October 2nd, 2006

graffiti-reading_time

Is it Monday again?

Fevered dreams and crummy sleep this last night, and my throat is heavy and sore. At one point I was an exchange student in a Nebraska beach town. Spent my days going from town to town along the Nebraska shore (I think Iowa must have gone missing) looking at decorating schemes and nearly managed to flunk out of both high school and college. Then later dreamt I needed a new refrigerator, but was forced to buy one with DRM that had to be controlled through a MySpace account. Also met an old flame at a tiki-themed bar for an ambiguous (and totally imaginary) reunion.

Meanwhile, erst falling asleep last night, here's Collapse )
jay-China-avatar

Catching up from the weekend

After a rather hypergraphic Friday and Saturday, I slammed into a wall of upper respiratory distress on Sunday. I know a lot of folks drop off lj for the weekend, so here's a few posts of mine which might be of interest to you, from the past seventy-two hours.

The latest caption contest, vote early, vote often
The nine circles of genre publishing hell
The meaning of 'professional', take 1, interesting comments from a number of writers
The meaning of 'professional', take 2, my extended thoughts
Sesquipedalian logorrhea, a poll courtesy of hal_obrien which seems to have sparked all our inner pedants to life
writing-Trial_of_Flowers

Locus review of Trial of Flowers

Nick Gevers reviews Trial of FlowersClarkesworld | Amazon ] in October Locus. The lengthy and interesting (to me, at least) review concludes:

So the trio of viewpoint characters—Jason the Factor, servant of the City’s most powerful (and again absent) magician, Bijaz the Dwarf, leader of the conservative faction among his people known as the Sewn, and Imago of Lockwood, scion of a self-exiled aristocratic house determined to regain his family fortune by clever confidence trickery—must search for salvific clues in the teeming avenues and murky districts of the City, at first quite unconscious of what they are doing. Jason tries to get the Burgesses to see reason, but they are selfishly plotting to preserve their power over the City rather than the City itself; after various misadventures, Jason becomes a human sacrifice to his cause. Bijaz falls from official grace, surrenders to despair, and ultimately, after gang rape and hideous suffering, embodies the City’s very uncertain Luck. Imago lays claim to the title of Lord Mayor as a dishonest legal gambit, but he is made to fit his office in unexpected excruciating ways. A threefold Passion occurs; the ritual of the Trial of Flowers emblematizes the process of the City’s humiliation and rescue; and as a sequel awaits, Lake conveys with ruthless precision the price of gaining even an interim peace. Trial of Flowers is in sum harsh and exacting as well as exotic and sumptuous; it adds to its genre a reinforcing rigor, starting with the conventional but then interrogating it remorselessly, so that no reader may doubt the continuing integrity and significance of the New Weird.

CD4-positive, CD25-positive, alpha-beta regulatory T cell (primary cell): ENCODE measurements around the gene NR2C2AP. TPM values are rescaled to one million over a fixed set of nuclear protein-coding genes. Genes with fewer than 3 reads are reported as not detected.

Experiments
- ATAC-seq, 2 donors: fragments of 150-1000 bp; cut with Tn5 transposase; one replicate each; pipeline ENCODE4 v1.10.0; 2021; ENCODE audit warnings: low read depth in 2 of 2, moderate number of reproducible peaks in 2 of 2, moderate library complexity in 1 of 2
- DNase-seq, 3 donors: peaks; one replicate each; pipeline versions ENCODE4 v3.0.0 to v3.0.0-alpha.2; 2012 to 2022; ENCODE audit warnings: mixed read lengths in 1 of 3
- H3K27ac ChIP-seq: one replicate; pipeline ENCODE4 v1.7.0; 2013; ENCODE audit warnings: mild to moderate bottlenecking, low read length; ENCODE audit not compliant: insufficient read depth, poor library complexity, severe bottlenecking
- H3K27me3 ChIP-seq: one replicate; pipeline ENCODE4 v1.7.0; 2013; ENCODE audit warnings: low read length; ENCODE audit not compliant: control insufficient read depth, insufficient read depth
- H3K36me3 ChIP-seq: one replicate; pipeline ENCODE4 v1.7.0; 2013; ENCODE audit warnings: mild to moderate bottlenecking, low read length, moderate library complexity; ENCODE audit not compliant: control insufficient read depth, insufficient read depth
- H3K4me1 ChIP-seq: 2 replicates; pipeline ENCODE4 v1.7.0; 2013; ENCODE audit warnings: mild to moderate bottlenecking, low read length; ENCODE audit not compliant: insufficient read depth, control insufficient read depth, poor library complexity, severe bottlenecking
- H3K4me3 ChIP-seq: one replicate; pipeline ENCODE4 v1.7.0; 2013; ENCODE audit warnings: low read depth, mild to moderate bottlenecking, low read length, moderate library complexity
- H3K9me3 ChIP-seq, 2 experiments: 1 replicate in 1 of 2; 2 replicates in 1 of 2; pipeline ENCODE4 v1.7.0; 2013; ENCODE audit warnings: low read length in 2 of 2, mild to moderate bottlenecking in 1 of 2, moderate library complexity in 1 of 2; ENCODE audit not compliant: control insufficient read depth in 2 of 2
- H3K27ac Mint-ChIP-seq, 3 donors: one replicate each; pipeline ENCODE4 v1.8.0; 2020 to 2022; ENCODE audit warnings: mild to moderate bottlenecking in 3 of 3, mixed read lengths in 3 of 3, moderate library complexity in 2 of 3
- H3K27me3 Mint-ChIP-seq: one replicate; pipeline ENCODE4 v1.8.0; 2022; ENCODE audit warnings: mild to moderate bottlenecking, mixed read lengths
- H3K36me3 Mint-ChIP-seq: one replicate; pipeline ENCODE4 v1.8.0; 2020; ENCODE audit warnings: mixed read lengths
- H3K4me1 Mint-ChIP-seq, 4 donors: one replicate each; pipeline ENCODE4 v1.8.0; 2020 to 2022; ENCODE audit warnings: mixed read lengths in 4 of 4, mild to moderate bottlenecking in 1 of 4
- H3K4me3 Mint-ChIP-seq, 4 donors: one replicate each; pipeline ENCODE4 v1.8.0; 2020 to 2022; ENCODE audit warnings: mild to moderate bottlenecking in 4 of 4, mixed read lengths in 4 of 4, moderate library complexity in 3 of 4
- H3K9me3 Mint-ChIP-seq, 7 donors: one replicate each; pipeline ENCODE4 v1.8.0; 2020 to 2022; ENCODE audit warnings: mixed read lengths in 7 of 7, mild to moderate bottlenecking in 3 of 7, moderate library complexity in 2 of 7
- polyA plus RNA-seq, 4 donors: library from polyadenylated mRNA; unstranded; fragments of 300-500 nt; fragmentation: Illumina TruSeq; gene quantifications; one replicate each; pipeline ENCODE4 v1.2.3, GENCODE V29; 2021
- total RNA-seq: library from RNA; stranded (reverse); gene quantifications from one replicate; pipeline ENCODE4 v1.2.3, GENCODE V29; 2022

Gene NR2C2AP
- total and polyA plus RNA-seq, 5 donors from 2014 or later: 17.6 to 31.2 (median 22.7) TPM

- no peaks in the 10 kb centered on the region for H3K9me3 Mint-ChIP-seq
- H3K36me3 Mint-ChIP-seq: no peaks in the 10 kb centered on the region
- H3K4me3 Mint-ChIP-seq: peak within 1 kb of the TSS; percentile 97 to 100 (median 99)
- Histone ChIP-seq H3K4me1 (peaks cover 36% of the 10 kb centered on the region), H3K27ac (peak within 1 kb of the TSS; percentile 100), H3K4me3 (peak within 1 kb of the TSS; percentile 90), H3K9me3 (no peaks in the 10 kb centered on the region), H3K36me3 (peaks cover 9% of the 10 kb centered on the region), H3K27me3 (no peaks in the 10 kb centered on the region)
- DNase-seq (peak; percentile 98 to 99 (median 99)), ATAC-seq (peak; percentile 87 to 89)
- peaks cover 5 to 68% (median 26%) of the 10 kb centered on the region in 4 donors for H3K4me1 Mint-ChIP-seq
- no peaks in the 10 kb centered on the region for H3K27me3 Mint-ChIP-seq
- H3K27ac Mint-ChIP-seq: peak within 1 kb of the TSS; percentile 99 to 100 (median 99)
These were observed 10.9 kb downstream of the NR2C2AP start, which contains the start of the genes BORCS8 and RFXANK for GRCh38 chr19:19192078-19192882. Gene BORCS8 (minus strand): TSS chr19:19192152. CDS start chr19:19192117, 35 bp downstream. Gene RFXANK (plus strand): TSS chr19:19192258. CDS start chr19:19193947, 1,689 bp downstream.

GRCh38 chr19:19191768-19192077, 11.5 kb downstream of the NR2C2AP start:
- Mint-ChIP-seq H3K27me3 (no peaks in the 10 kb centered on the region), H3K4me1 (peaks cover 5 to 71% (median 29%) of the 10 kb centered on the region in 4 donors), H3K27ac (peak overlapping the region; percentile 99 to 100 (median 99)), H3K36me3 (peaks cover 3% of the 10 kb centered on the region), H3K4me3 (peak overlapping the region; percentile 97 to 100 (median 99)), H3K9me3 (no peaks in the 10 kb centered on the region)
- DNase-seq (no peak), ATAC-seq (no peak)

Trial’s sequel is to be called Madness of Flowers—it is likely that the City will continue to have to earn its ontological keep by methods dire and unhinged.


(He also called me "a writer of great intelligence and protean flexibility.")
pissed-satan

Sick and tired and depressed

I'm sick, tired and depressed. Probably won't get *any* writing done today, which deeply pisses me off. So instead I'm thinking about politics. Hey, that's cheerful!

My various friends and acquaintances over the years who've been ardent defenders of the Second Amendment have always argued that without their guns, they cannot defend their essential liberties from government tyranny. In light of the several recent school shootings (Amish? Amish?) I think I'd like to see a scorecard.